Europe & Central Asia
Posted: 3 March 2023
Ukraine: Russian shelling intensifies in border regions and Kherson
Russian forces continued striking civilian targets across the country in February, with particularly deadly consequences in the Donetsk and Kherson regions. In Donetsk, missile strikes on residential buildings in Kramatorsk on 1 and 2 February reportedly killed three people and injured over 20 others.1Ukrinform, ‘Kramatorsk shelling: three dead, 20 wounded as search and rescue operation continues,’ 2 February 2023 Meanwhile, Russian shelling of Bakhmut on 16 February reportedly claimed the lives of at least five civilians and injured nine. In the Kherson region, Russian shelling has been on the rise since the de-occupation of the western bank of Dnipro by Ukrainian forces, with the average daily rate of shelling increasing in February compared to January. On 21 February, Russian forces shelled a bus stop and residential buildings in the city of Kherson, reportedly killing six civilians.2Rod Nickel and Leonardo Benassatto, ‘Six killed in Russian rocket attack as Putin delivers speech, Ukraine says,’ 21 February 2023
Russian shelling also intensified in the northern border region of Sumy, with February marking the highest level of shelling events in the region since the start of the invasion. The shelling and strikes in the Chernihiv region remained at similar levels but reportedly killed at least six civilians in February – more than has been recorded in the months prior. Russian air and drone strikes also intensified in February, especially in the Donetsk, Kharkiv, Luhansk, and Zaporizhia regions.
Overall levels of armed violence in Ukraine remained at similar levels as in January, with fighting concentrated in the Svatove-Kreminna line in the Luhansk region and in the area of Bakhmut and Vuhledar in the Donetsk region. Russian forces secured marginal gains around Bakhmut, threatening Ukrainian supply lines.3Karolina Hird et al., ‘Russian Offensive Campaign Assessment,’ Institute for the Study of War, 13 February 2023; 19 February 2023; 21 February 2023; 28 February 2023 Attempts to break through Ukrainian defenses near Vuhledar failed.4Twitter @DefenceHQ, 25 February 2023 Meanwhile, armed clashes in the Kharkiv region, especially in the direction of Kupiansk, more than doubled compared with the past two months.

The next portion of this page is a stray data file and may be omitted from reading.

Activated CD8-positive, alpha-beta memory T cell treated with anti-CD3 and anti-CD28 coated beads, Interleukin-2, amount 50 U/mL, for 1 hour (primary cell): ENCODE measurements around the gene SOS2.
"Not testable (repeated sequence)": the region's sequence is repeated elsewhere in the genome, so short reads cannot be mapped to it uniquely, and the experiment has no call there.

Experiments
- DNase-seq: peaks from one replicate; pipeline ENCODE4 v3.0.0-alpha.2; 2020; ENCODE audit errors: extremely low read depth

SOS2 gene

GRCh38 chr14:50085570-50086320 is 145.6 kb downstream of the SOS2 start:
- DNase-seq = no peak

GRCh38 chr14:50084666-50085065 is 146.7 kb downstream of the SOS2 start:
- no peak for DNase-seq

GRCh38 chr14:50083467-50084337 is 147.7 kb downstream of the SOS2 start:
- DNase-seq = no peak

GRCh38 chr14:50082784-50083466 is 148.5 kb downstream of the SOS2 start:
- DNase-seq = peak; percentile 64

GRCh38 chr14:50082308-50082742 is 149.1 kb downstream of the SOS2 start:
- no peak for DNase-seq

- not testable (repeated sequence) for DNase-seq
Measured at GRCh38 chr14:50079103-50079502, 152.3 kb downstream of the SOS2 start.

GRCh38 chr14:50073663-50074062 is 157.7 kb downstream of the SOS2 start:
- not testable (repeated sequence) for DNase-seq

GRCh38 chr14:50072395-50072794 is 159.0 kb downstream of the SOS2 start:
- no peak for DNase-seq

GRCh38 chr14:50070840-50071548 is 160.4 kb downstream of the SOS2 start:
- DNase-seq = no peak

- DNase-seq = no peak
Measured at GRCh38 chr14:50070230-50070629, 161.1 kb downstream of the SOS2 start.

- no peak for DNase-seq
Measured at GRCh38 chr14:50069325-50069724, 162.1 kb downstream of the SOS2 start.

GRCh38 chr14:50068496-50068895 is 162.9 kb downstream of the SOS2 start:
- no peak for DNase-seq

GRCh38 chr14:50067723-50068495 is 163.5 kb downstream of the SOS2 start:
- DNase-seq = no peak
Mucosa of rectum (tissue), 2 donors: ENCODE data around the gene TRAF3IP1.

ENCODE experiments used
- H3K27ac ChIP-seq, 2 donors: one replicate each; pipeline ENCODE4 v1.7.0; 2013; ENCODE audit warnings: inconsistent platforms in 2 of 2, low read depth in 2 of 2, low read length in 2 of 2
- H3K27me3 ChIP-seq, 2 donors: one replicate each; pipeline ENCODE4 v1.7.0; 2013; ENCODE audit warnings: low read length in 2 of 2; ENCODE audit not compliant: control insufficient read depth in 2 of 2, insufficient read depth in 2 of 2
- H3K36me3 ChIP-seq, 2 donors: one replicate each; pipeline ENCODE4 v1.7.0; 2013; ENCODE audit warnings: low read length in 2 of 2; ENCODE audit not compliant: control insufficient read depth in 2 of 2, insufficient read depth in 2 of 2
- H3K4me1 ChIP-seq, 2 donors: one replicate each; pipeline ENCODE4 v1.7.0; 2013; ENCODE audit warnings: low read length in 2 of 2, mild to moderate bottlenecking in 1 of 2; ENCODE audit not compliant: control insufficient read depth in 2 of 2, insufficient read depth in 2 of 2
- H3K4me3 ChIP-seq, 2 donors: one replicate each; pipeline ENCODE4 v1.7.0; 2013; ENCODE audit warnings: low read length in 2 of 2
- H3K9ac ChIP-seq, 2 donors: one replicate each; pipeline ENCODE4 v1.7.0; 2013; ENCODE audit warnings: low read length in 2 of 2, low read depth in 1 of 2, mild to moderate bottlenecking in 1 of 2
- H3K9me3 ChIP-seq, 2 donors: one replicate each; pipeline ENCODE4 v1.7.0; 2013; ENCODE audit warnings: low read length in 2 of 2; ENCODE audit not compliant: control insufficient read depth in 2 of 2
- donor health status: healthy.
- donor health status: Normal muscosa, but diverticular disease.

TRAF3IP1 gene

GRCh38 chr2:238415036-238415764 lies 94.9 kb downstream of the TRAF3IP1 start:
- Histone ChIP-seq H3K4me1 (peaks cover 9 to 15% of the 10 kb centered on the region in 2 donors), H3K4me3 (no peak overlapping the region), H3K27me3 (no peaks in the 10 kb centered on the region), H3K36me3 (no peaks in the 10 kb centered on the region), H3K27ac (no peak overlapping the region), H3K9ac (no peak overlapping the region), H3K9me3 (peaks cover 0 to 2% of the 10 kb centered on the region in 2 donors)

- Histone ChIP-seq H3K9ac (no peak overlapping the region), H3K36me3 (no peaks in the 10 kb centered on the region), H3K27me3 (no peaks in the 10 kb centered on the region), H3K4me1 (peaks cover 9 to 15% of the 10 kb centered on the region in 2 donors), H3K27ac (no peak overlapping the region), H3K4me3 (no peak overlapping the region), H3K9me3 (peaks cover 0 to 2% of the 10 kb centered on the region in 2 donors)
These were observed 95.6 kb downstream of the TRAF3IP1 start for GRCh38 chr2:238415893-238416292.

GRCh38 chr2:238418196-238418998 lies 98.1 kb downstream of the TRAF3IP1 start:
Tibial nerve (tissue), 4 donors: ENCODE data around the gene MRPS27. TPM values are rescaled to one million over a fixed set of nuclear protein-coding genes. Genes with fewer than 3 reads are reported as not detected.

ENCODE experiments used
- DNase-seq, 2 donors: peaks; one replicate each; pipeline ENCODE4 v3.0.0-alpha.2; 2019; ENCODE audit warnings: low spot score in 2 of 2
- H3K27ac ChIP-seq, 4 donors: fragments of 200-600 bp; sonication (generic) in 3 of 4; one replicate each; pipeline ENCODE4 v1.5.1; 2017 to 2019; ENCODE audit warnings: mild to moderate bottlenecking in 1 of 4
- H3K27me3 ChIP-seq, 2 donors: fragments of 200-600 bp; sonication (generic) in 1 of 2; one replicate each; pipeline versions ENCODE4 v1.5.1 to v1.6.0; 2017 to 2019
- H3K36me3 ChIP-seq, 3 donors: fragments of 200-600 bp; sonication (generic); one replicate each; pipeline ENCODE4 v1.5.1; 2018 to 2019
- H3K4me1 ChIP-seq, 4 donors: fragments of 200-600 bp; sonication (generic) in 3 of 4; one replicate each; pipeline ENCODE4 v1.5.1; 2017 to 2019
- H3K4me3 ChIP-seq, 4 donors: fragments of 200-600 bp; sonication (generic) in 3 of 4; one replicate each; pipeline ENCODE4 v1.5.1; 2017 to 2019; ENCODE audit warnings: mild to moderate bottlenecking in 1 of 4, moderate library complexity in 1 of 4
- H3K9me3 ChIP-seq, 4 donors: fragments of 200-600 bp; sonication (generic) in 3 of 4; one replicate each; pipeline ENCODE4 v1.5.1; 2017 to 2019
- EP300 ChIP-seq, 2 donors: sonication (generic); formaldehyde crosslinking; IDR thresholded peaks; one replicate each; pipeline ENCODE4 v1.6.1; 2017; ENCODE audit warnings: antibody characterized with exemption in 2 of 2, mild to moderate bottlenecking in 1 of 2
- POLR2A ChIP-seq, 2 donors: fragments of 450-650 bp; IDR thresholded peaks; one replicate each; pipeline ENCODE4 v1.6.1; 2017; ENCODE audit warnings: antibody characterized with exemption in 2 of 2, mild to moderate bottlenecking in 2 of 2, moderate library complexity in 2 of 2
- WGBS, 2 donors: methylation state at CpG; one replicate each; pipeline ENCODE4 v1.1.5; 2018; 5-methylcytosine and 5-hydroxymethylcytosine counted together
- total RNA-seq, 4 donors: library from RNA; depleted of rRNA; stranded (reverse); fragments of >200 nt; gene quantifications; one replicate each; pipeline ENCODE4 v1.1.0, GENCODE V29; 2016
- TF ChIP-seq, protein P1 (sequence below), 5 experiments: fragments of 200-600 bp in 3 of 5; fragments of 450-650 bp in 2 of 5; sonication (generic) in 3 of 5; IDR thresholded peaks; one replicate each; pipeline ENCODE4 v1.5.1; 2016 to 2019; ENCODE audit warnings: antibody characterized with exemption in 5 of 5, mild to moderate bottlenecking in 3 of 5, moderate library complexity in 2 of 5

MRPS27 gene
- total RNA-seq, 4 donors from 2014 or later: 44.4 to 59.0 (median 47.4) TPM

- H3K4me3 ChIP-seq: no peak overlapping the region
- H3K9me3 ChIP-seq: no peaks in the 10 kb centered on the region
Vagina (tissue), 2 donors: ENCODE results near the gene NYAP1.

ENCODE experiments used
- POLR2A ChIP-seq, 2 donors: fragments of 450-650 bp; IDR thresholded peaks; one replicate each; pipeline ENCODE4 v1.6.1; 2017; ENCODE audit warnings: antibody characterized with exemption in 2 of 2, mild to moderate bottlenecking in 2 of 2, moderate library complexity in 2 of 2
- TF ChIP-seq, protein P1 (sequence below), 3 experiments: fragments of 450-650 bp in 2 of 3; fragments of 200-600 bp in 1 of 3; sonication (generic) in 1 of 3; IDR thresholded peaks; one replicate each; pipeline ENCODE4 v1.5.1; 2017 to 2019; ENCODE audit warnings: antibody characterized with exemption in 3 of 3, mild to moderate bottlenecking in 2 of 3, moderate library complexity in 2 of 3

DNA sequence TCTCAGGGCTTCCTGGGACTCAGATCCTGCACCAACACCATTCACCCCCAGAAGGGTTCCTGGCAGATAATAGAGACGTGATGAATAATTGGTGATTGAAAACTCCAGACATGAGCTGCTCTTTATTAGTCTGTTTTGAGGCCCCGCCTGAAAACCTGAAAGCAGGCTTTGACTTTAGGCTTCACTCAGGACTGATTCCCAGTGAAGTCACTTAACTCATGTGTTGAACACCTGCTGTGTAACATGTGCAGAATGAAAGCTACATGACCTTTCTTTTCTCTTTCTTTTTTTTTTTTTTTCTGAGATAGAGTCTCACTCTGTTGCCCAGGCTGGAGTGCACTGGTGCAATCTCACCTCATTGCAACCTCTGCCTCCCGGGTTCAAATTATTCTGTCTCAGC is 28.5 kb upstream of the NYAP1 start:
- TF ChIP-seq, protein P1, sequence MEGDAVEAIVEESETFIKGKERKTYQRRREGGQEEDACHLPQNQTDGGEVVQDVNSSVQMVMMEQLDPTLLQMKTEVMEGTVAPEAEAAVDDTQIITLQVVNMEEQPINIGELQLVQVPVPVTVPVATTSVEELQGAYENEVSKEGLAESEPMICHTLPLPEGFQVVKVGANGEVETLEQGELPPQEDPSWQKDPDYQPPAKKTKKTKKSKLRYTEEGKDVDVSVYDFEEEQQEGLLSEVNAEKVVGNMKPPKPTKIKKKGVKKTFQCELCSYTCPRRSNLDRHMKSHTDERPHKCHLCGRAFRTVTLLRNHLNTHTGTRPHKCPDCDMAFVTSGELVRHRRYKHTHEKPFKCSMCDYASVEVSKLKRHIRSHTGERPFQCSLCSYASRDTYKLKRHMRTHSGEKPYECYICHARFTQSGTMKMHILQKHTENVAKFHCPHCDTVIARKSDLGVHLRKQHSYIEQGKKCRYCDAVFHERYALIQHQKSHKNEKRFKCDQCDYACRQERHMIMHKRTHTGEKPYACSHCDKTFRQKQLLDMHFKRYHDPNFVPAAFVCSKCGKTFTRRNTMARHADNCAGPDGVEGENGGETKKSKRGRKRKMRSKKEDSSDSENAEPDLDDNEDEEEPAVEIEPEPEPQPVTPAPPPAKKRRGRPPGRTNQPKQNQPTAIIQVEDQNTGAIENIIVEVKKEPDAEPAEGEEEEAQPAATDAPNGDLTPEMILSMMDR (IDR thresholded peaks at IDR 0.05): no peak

For more information, see ACLED’s Ukraine Conflict Monitor
Armenia-Azerbaijan: Ceasefire violations resume as the Lachin Corridor remains closed
After relative calm in January, ceasefire violations occurred on 21 February along the Line of Contact in the unrecognized Republic of Artsakh, as well as on Armenia’s western border with Azerbaijan’s Nakhchivan exclave. The violations came amid the ongoing closure of the Lachin Corridor, which links Artsakh in Nagorno-Karabakh to Armenia and is the sole supply route for Artsakh. On 22 February, the International Court of Justice ruled that Azerbaijan must reopen the Lachin Corridor and dismissed a rival case lodged by Azerbaijan alleging that Armenia had transferred landmines to the territory of Artsakh via the Lachin Corridor.5Joshua Kucera, ‘International court orders Azerbaijan to “ensure movement” on blockaded road,’ Eurasianet, 23 February 2023 While Azerbaijan has denied that they are responsible for the blockade, officials from Azerbaijan and Artsakh met to discuss the closure following the court’s decision.6Ani Avetisyan, ‘Stepanakert and Baku meet following Vardanyan’s dismissal,’ 27 February 2023 The talks came after Artsakh President Arayik Harutyunyan sacked Ruben Vardanyan from the post of state minister of Artsakh after less than four months on the job, citing differences in approaches to resolving the crisis.7Ani Avetisyan, ‘Ruben Vardanyan sacked as state minister of Nagorno-Karabakh,’ OC Media, 23 February 2023 The conflict over Nagorno-Karabakh has led to two wars: in 1988, won by Armenian-backed separatists, and in 2020, won by Azerbaijan.